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Three Tricks Your Budgie Can Do

Three Tricks Your Budgie Can Do

Posted by training your Budgie, training your Parrot, Parrot training, train Parrot to do tricks on 24/1/2024

Lafeber explain how to teach your Budgie tricks.


Our small companion birds do some things naturally that are quite entertaining. Anytime you spend with your bird, interacting together, is good socialization.

Birds learn quickly and retain their mastery of “tricks.” There are many behaviours that a Budgie will do naturally. With some practice, you can give a cue for the natural behaviour, and then have a nice behaviour your Budgie can perform upon request.

Train your bird in short, positive sessions a couple times a day. End before either of you gets tired. At the end of a session, and often when your bird does as you ask, give your bird a great treat that he does not get in his food dish. Examples are a piece of millet spray or a hulled sunflower seed. Make this treat something he can eat quickly.

Up the Ladder

Place your Budgie at the end of a ladder and say your cue word for this trick. Budgies naturally want to climb up, so you probably don’t have to even prompt your bird to go up the ladder, just work on giving him a hand signal or a verbal cue to do so.

When your Budgie seems to be getting the idea, start giving him the “up the ladder” cue from a few inches away from the ladder. Your Budgie should head toward the ladder and go up it. Try from even farther away. You’ve got it. Both you and your Budgie will look really smart to your friends and family now!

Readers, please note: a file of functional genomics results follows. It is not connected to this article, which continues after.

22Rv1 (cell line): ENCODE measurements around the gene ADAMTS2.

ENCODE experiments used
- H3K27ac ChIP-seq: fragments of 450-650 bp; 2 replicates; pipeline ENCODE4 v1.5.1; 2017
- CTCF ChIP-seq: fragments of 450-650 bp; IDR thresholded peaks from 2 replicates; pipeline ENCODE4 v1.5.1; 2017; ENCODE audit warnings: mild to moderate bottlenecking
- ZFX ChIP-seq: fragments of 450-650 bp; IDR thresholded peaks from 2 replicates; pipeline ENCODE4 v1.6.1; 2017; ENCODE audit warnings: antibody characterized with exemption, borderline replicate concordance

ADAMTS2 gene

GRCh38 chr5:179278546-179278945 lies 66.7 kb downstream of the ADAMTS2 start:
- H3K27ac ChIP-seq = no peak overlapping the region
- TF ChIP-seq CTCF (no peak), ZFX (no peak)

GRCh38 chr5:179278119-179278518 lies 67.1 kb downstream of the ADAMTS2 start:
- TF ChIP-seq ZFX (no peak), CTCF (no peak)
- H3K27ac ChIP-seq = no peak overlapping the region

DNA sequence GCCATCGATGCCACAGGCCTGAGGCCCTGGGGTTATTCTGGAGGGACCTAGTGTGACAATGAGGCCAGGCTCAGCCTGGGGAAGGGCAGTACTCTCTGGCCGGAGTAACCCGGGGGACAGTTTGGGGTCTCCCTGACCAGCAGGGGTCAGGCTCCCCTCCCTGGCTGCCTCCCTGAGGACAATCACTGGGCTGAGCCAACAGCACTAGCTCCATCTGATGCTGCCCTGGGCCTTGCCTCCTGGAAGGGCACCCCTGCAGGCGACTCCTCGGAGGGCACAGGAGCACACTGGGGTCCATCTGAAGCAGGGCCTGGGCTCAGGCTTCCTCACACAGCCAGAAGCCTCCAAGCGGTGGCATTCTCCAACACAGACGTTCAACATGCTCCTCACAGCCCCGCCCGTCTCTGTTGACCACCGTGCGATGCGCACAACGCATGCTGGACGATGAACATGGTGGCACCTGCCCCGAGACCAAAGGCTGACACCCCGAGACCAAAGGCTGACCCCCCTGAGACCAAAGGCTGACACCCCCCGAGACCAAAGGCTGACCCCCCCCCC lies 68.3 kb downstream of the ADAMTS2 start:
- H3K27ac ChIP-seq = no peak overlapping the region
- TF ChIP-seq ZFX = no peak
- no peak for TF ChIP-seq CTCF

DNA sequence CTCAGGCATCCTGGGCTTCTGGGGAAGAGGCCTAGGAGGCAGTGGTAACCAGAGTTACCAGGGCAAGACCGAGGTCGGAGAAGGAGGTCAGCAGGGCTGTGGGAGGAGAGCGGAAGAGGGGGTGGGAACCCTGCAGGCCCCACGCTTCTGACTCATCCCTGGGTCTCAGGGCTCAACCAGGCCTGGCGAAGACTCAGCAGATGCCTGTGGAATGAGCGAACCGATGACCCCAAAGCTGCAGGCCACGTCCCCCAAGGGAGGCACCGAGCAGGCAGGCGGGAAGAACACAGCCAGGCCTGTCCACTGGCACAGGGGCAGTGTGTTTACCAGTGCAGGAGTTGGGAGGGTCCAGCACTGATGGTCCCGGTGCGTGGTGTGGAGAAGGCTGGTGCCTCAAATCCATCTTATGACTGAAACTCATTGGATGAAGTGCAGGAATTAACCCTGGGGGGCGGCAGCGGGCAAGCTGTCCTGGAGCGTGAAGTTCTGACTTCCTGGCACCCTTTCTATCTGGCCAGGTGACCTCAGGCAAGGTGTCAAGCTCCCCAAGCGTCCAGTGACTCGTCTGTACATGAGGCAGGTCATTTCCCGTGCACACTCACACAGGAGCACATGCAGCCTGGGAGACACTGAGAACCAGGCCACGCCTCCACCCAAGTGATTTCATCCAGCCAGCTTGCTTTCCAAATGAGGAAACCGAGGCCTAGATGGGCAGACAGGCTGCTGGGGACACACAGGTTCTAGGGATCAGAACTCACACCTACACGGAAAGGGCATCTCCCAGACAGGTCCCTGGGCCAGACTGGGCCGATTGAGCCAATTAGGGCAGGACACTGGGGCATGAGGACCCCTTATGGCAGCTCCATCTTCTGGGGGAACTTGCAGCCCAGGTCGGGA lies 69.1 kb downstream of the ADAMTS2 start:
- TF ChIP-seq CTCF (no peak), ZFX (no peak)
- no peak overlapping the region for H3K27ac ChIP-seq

Where does this ladder lead?

Down the Slide

Prop a Budgie-sized slide on the other side of a ladder, and you can entice your Budgie, which probably has some inner daredevil in him, to slide down the other side and get a treat for that. At first praise your bird for touching the slide and remember to use a verbal or hand signal each time he is at the top of the slide.

Hold a treat at the end of the slide, and your Parakeet will get the idea he should slide down. It is best to break tricks into steps. Start going down a small slide, then work up to a longer slide. There aren’t ready-made bird slides, you’ll need to design one from a length of plastic or find a toy that is Parakeet-sized.

Through the Hoop and then the Tunnel

You’ve seen dogs go through tunnels on agility courses — train your Budgie to do the same. A good Budgie-size tunnel is a toilet paper roll or toothpaste box. If you want something more durable, then find a length of PVC pipea hardware store. Train this trick in steps, so that you know your Parakeet is comfortable going through things.

The first step is going through a hoop. Start leading your Parakeet through a sliver of a toilet paper tube cut into a ring. Or find a ring such as a bangle bracelet or plastic bird toy part. Assign a hand signal and or a verbal signal to this behaviour and be consistent in using it whenever your Budgie is walking through the ring.

Once your Budgie is getting the idea and responding to your cue, cut longer and longer pieces of toilet paper tube, until it readily runs through a whole tube. If you want to make this trick even more interesting, create a bend in the tunnel. Maybe start using hamster tubing or create your own tubes with PVC pipes or some kind of hosing.

Training Skills and Tips

Hold short training sessions and make them fun. If you or your bird becomes tired, find a way to end on a positive note and stop working. There are no rules on how often you train, just what’s comfortable for you and your bird!


Be creative and check out the hardware store and used toys. Toys make especially good bird props, since they are safe for human babies. A piece of bangle bracelet (as a hoop) could be made of something toxic to a bird, so don’t let your Budgie chew on it, or find an alternative. There are ready-made ladders for companion birds, but you’ll need to create many of your own props if you choose to use them.

For everything you need to train Budgies please click here.

This was originally published on Lafeber’s blog in May 2014.